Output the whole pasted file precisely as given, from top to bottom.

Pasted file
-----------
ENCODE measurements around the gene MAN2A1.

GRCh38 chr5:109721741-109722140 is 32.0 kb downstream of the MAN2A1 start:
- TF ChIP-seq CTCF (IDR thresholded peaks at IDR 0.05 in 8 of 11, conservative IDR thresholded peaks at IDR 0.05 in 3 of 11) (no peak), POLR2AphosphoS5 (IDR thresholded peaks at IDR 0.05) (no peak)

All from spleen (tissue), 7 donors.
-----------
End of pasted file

ENCODE measurements around the gene MAN2A1.

GRCh38 chr5:109721741-109722140 is 32.0 kb downstream of the MAN2A1 start:
- TF ChIP-seq CTCF (IDR thresholded peaks at IDR 0.05 in 8 of 11, conservative IDR thresholded peaks at IDR 0.05 in 3 of 11) (no peak), POLR2AphosphoS5 (IDR thresholded peaks at IDR 0.05) (no peak)

All from spleen (tissue), 7 donors.